CWA activists in New Jersey are mobilizing as part of an extensive statewide member education campaign to build support among our 800,000 members and retirees for a constitutional amendment that will require the government to fully fund public workers' pensions.
CWAers have completed more than 1,000 volunteer shifts of knocking on doors and calling public sector union members to talk to them about the November ballot initiative.
The campaign is using the latest smartphone and app technology so that activists can talk with the maximum number of voters and track the results. Volunteers have also been phone banking to contact members about the November vote to amend the constitution to hold politicians accountable and save our pension.
In 2011, Governor Christie signed a law requiring the state to do its part in restoring proper funding for the pension system, after forcing pension cuts for workers. The governor then reneged on the deal, grabbing billions of dollars from the pension system to help his own budget when state revenues fell short of expectations.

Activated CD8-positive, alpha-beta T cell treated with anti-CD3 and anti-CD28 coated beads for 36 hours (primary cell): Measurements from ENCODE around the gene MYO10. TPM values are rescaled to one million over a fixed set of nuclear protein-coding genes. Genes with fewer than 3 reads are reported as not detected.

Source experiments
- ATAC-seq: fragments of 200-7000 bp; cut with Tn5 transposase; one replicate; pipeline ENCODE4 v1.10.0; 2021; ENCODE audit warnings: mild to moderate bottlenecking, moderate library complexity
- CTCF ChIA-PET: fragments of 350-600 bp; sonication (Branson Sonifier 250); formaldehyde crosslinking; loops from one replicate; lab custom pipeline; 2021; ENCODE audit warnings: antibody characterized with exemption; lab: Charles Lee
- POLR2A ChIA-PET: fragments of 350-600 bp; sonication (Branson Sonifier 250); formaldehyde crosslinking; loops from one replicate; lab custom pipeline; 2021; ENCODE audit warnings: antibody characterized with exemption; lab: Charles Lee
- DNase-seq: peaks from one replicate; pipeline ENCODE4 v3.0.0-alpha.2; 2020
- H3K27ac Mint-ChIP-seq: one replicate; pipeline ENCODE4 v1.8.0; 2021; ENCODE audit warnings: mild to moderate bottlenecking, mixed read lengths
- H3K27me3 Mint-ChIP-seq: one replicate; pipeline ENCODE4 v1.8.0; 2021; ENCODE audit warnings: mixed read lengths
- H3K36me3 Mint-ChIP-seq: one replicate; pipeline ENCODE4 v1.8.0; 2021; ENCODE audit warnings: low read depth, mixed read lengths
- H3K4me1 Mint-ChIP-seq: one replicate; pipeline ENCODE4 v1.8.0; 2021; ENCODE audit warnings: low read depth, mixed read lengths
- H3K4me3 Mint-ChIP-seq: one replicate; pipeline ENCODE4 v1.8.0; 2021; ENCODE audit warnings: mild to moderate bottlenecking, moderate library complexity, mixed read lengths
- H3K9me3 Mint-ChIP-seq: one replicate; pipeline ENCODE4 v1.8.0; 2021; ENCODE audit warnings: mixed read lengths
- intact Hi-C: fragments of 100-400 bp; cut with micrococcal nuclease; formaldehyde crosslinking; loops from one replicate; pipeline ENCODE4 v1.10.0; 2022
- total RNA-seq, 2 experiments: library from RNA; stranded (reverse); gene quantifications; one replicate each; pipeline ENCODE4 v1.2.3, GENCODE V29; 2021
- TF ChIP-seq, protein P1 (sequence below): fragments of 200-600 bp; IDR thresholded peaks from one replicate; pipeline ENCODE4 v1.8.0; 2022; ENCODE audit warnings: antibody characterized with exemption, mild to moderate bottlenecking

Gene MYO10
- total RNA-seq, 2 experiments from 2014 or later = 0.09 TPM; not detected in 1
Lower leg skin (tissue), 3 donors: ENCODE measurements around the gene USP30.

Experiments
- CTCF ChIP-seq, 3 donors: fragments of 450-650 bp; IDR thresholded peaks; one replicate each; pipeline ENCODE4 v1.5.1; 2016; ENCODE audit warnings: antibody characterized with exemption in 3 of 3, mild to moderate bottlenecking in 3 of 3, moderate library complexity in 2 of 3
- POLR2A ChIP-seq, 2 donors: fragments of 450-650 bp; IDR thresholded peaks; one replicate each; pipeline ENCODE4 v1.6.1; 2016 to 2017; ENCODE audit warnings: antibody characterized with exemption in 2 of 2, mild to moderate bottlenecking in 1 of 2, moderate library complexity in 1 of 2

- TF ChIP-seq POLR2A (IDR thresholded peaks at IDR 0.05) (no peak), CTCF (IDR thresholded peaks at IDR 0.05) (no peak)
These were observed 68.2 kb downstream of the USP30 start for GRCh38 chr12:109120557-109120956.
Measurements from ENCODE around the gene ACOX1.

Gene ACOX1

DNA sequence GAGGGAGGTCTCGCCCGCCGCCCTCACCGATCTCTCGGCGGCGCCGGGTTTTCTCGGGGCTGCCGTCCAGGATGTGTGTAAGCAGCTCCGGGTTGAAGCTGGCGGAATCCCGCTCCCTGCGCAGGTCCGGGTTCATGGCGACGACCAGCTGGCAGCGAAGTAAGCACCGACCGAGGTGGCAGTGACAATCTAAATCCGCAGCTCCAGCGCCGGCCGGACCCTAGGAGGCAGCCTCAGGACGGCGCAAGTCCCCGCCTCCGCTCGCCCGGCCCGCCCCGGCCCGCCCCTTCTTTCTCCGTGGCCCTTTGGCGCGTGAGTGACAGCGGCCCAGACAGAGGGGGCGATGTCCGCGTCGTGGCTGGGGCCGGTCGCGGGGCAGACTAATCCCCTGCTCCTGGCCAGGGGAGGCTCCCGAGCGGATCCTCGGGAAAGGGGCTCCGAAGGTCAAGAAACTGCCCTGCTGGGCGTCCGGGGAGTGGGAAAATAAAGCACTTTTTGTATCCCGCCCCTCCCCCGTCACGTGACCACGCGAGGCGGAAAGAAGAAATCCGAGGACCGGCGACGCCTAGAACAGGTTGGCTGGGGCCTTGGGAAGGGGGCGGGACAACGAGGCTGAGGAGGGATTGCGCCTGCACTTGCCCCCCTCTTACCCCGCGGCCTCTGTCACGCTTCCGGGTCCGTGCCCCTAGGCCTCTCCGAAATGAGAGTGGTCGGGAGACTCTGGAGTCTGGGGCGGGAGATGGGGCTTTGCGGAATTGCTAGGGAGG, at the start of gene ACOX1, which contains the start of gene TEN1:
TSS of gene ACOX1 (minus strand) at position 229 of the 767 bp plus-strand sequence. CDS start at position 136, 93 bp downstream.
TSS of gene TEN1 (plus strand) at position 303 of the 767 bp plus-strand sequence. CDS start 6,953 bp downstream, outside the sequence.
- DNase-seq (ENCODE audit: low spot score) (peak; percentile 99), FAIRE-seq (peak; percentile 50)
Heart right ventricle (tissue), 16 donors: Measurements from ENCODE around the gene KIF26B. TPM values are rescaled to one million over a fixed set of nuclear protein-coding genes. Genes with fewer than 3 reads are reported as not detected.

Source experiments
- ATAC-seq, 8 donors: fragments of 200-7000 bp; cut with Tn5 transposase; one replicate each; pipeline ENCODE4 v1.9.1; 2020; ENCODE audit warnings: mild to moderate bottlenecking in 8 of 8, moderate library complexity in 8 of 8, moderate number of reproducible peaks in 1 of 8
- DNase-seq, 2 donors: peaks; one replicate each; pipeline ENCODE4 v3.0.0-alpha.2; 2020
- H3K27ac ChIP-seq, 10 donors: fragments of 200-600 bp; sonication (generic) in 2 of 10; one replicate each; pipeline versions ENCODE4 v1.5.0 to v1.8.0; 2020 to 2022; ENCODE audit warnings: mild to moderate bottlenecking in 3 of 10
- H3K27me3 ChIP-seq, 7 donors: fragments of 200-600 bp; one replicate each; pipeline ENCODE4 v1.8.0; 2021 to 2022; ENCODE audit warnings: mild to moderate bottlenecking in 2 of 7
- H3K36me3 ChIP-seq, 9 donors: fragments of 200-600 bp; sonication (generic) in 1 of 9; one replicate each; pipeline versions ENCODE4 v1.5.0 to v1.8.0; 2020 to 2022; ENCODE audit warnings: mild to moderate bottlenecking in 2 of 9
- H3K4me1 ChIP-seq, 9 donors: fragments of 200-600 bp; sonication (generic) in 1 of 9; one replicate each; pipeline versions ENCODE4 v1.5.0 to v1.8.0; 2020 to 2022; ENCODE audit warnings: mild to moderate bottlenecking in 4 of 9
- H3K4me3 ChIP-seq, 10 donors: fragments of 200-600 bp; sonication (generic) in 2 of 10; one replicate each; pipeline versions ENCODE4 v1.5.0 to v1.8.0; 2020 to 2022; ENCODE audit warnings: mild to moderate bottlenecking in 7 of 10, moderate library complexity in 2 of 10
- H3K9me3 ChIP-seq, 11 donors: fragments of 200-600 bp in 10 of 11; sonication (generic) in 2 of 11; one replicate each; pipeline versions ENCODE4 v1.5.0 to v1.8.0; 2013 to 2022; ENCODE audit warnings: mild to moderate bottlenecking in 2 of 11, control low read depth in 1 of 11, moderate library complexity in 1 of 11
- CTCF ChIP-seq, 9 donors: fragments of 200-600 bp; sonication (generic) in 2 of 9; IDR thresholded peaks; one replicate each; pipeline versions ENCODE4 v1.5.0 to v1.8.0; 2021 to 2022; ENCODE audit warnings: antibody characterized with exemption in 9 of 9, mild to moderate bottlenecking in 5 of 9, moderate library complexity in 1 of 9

Christie said the state couldn't afford to make the pension contributions, but had no problems protecting billions in tax relief for profitable corporations and people making more than $400,000 per year.
Last fall, the New Jersey Supreme Court ruled that Christie could break both his word and the law by skipping these scheduled pension payments. Undeterred, CWA and other unions filed a petition for review with the U.S. Supreme Court, but the justices declined to hear the case. That means the lower court ruling currently holds up. That's when CWA and other public worker unions moved forward on the referendum campaign. Expected to gain final approval from the legislature, the question would appear on the November ballot.